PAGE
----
First Reading: Leviticus 25:1, 8-17
The LORD said to Moses on Mount Sinai, “And you shall count seven weeks of years, seven times seven years, so that the time of the seven weeks of years shall be to you forty-nine years. Then you shall send abroad the loud trumpet on the tenth day of the seventh month; on the day of atonement you shall send abroad the trumpet throughout all your land. And you shall hallow the fiftieth year, and proclaim liberty throughout the land to all its inhabitants; it shall be a jubilee for you, when each of you shall return to his property and each of you shall return to his family. A jubilee shall that fiftieth year be to you; in it you shall neither sow, nor reap what grows of itself, nor gather the grapes from the undressed vines. For it is a jubilee; it shall be holy to you; you shall eat what it yields out of the field. “In this year of jubilee each of you shall return to his property. And if you sell to your neighbor or buy from your neighbor, you shall not wrong one another. According to the number of years after the jubilee, you shall buy from your neighbor, and according to the number of years for crops he shall sell to you. If the years are many you shall increase the price, and if the years are few you shall diminish the price, for it is the number of the crops that he is selling to you. You shall not wrong one another, but you shall fear your God; for I am the LORD your God.
Responsorial Psalm: Psalms 67:2-3, 5, 7-8
May God be gracious to us and bless us and make his face to shine upon us, [Selah] that thy way may be known upon earth, thy saving power among all nations. Let the nations be glad and sing for joy, for thou dost judge the peoples with equity and guide the nations upon earth. [Selah] The earth has yielded its increase; God, our God, has blessed us. God has blessed us; let all the ends of the earth fear him!
Gospel: Matthew 14:1-12
At that time Herod the tetrarch heard about the fame of Jesus; and he said to his servants, “This is John the Baptist, he has been raised from the dead; that is why these powers are at work in him.” For Herod had seized John and bound him and put him in prison, for the sake of Hero’di-as, his brother Philip’s wife; because John said to him, “It is not lawful for you to have her.” And though he wanted to put him to death, he feared the people, because they held him to be a prophet. But when Herod’s birthday came, the daughter of Hero’di-as danced before the company, and pleased Herod, so that he promised with an oath to give her whatever she might ask. Prompted by her mother, she said, “Give me the head of John the Baptist here on a platter.” And the king was sorry; but because of his oaths and his guests he commanded it to be given; he sent and had John beheaded in the prison, and his head was brought on a platter and given to the girl, and she brought it to her mother. And his disciples came and took the body and buried it; and they went and told Jesus.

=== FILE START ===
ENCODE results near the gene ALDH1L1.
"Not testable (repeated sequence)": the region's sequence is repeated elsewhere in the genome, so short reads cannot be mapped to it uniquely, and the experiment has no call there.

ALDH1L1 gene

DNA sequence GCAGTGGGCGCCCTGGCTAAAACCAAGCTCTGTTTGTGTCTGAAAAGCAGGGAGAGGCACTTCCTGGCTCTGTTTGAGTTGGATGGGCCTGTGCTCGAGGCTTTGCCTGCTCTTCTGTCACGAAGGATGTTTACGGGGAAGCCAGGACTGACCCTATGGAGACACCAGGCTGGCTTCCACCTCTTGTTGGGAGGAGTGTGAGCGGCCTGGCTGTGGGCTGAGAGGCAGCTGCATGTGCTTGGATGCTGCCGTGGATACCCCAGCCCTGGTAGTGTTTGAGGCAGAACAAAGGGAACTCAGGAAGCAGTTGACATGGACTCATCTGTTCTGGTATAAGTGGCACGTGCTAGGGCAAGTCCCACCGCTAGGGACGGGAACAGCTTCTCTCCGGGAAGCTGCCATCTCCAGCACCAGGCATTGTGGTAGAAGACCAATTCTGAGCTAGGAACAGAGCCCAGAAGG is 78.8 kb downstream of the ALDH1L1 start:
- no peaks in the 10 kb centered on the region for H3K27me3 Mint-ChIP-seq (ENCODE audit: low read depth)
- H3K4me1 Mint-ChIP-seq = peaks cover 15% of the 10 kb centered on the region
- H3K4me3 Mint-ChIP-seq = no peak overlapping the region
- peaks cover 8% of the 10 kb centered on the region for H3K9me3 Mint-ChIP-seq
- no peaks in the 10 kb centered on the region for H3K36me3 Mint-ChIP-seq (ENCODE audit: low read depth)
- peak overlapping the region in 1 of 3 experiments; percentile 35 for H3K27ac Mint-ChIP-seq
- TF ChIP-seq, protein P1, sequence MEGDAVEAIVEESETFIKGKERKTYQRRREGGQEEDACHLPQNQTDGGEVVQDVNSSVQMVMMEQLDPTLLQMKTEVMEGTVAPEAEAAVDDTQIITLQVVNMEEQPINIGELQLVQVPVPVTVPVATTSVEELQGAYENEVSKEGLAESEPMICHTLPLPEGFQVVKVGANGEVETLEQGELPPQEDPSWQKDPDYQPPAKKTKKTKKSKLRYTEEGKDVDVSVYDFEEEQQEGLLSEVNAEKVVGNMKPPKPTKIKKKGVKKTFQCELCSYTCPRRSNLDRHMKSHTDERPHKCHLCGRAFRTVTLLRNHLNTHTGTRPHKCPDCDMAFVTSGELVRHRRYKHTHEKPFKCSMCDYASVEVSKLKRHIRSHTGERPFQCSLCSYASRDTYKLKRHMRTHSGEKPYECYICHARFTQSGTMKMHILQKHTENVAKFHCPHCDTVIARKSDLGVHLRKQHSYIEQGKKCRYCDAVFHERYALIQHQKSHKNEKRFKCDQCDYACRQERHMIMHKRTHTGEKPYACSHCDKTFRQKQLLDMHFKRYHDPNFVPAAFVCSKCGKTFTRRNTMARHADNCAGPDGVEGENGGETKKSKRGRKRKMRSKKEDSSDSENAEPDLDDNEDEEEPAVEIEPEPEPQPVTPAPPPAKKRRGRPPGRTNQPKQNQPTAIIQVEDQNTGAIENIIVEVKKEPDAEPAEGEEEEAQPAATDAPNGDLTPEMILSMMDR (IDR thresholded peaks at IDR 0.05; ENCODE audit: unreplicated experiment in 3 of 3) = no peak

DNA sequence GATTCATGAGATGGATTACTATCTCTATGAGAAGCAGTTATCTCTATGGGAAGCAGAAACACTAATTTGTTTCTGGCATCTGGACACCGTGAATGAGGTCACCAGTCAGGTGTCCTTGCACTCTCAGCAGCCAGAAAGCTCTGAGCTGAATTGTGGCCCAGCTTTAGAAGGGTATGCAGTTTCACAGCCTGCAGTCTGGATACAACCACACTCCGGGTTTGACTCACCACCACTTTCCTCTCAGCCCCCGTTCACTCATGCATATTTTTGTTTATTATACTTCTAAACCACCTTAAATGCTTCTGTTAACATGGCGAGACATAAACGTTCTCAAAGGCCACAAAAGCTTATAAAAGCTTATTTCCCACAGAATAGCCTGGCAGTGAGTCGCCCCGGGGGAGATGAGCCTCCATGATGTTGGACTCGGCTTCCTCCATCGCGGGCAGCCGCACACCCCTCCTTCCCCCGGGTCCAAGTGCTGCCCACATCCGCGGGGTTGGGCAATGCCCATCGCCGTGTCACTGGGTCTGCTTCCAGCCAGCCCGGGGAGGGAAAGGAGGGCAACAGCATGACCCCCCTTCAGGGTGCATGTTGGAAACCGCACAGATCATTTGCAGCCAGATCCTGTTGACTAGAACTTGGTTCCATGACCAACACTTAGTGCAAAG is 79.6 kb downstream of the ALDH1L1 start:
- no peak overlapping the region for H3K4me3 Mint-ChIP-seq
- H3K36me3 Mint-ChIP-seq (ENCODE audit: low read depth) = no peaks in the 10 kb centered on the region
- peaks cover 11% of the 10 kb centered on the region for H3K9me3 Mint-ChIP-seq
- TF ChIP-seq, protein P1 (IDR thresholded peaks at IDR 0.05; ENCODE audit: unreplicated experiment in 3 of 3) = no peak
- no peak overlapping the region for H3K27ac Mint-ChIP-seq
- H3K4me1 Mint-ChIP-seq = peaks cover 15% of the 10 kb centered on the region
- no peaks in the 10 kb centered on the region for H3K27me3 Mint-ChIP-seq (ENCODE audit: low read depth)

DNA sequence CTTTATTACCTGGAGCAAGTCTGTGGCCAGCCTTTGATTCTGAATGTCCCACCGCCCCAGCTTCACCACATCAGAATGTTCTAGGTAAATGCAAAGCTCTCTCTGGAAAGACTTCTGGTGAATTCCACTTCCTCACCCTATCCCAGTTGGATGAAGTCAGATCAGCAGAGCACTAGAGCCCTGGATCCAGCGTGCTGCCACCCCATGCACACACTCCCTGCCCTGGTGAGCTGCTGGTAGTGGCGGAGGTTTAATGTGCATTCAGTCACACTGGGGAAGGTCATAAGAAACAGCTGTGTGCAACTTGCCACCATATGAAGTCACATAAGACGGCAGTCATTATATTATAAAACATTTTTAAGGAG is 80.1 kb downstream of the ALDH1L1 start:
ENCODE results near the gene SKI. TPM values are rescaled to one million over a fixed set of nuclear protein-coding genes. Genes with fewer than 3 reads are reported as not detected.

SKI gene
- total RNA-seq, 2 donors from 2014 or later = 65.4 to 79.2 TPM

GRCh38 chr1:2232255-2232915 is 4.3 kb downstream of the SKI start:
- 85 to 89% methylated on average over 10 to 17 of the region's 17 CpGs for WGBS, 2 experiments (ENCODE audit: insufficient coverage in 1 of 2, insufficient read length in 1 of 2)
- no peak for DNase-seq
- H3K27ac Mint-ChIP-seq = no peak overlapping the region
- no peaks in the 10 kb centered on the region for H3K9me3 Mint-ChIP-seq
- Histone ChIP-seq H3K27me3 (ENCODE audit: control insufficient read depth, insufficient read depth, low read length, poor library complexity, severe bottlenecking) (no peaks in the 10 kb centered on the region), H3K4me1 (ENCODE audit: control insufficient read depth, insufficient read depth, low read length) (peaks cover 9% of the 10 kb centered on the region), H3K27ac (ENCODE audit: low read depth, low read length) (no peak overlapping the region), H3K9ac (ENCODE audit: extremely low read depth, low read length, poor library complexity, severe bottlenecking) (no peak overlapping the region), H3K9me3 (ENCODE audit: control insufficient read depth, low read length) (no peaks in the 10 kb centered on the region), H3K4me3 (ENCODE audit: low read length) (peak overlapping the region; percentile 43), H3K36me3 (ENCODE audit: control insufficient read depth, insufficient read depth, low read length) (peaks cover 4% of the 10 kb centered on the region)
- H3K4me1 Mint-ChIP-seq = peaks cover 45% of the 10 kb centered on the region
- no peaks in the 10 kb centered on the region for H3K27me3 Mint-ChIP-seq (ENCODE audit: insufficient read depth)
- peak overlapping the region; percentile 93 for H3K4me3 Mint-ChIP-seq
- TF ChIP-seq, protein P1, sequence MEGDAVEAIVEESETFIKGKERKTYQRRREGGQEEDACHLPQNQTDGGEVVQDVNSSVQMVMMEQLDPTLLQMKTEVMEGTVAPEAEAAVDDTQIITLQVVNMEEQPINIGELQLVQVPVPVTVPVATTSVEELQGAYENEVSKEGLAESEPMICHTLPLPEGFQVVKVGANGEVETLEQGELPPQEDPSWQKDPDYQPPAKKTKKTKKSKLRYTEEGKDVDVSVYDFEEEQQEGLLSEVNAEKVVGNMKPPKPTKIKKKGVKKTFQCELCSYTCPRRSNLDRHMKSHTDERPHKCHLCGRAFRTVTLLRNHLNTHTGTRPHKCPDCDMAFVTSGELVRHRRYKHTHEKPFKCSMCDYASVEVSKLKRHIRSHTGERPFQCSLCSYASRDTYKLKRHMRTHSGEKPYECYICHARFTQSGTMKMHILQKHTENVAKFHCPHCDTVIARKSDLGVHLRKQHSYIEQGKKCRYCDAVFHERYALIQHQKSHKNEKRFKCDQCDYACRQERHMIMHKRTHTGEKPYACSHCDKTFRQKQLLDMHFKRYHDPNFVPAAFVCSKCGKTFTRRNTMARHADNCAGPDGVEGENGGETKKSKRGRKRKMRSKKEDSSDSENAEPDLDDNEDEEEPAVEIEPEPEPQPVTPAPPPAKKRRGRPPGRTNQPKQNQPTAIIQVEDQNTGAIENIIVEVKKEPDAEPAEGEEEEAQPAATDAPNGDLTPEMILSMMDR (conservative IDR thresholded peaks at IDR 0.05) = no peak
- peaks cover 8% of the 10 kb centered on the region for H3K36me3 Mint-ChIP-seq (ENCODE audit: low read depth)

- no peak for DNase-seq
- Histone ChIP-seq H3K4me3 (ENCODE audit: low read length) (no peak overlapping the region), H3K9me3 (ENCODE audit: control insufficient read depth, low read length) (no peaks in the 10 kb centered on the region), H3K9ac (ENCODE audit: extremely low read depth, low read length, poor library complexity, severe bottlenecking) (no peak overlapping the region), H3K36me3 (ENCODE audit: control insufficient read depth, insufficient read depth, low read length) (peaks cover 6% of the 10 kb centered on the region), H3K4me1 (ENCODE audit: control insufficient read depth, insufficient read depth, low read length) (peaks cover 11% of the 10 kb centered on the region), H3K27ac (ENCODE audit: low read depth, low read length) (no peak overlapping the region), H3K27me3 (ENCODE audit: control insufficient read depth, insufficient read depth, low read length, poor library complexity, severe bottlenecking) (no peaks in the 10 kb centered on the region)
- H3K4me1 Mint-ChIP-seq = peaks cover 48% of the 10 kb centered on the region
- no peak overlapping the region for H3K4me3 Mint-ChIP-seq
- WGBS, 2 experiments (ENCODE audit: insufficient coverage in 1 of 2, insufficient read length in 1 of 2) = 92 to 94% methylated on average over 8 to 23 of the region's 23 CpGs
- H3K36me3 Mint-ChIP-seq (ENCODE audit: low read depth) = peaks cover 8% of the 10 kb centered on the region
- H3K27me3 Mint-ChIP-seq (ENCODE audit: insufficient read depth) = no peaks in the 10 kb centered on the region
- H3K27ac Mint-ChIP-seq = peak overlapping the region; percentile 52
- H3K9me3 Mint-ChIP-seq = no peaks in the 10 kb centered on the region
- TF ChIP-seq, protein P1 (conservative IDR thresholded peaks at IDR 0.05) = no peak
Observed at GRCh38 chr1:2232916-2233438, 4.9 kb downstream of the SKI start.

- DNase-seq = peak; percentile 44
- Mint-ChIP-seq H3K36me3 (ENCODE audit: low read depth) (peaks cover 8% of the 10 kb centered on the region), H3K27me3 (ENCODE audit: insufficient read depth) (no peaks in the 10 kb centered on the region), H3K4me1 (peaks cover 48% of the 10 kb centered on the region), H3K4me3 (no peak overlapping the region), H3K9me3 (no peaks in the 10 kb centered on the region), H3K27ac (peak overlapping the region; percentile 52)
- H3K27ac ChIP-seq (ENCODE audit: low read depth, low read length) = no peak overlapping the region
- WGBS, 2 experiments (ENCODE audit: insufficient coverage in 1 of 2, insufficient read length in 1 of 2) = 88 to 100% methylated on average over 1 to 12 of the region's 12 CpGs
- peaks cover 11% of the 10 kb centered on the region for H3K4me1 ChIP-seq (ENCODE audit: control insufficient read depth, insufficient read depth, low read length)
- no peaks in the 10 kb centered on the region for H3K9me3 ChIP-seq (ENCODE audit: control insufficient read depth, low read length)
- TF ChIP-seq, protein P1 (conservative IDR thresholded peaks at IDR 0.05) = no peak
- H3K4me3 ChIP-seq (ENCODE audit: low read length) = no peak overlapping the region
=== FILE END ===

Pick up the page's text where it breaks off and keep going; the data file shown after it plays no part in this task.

The reading of the beheading of Saint John the Baptist has never been one of my favorites. Let’s face it: it’s not the most uplifting passage. So this morning as I was trying to think of something positive, what kept coming to mind is John’s fearlessness and Herod’s cowardice.
I have always been in awe of John’s persona. He didn’t shy away from preaching about God. His call to repentance was aimed at all people, even those who could do him harm. In the end, John gave his life for the love of God.
Herod saw this. He feared and loathed John because he made him face his sins and exposed his cowardice. Although Herod wanted to put John to death, he feared John’s followers. Later when Herodias’ daughter asked for John’s head, Herod regretted his oath but he feared upsetting his guests who commanded that he follow through. So he had John beheaded.
How are we living our lives?
Are we like Herod, not wanting to face our sins and in fear of what people will think of us? Or are we like John, a fearless preacher of the Gospel, willing to die for God?
To be honest, I’m somewhere in-between. I love God and our faith and try to live my life accordingly but I also struggle to face my sins and weaknesses. It’s not always easy for me to be bold in living the Gospel.
More than likely, we will not be called to martyrdom as John was but God gives us plenty of opportunities die to self and not stand silent. For me, it could be the mere act of going out in public with my kids and enduring “the looks” and comments. Sometimes it’s explaining to a friend that I can’t just skip Sunday Mass to attend an all-day event. Or telling school acquaintances that I won’t join them to watch the latest hot guys stripper movie and why. Or it’s speaking up when in a situation of gossiping about husbands, coworkers, or the parish priest.
It is much easier to just be quiet or to excuse ourselves discreetly. However, the Holy Spirit will often nudge us to open our mouth and correct the situation or share our beliefs as lovingly as we can. Your voice and actions may be the only glimpse of the Gospel a person receives this day. Don’t be afraid to be that voice in the wilderness.[Tweet “Don’t be afraid to be that voice in the wilderness.”]
Today, open your heart to the Holy Spirit. Invite him to move you when you need to speak and trust that he will put the words in your mouth.
Bobbi Rol is a wife, mom and blogger with a teen daughter, three rambunctious little boys, and two babies in heaven. She lives in California with her husband, Brian. You can find out more about her here.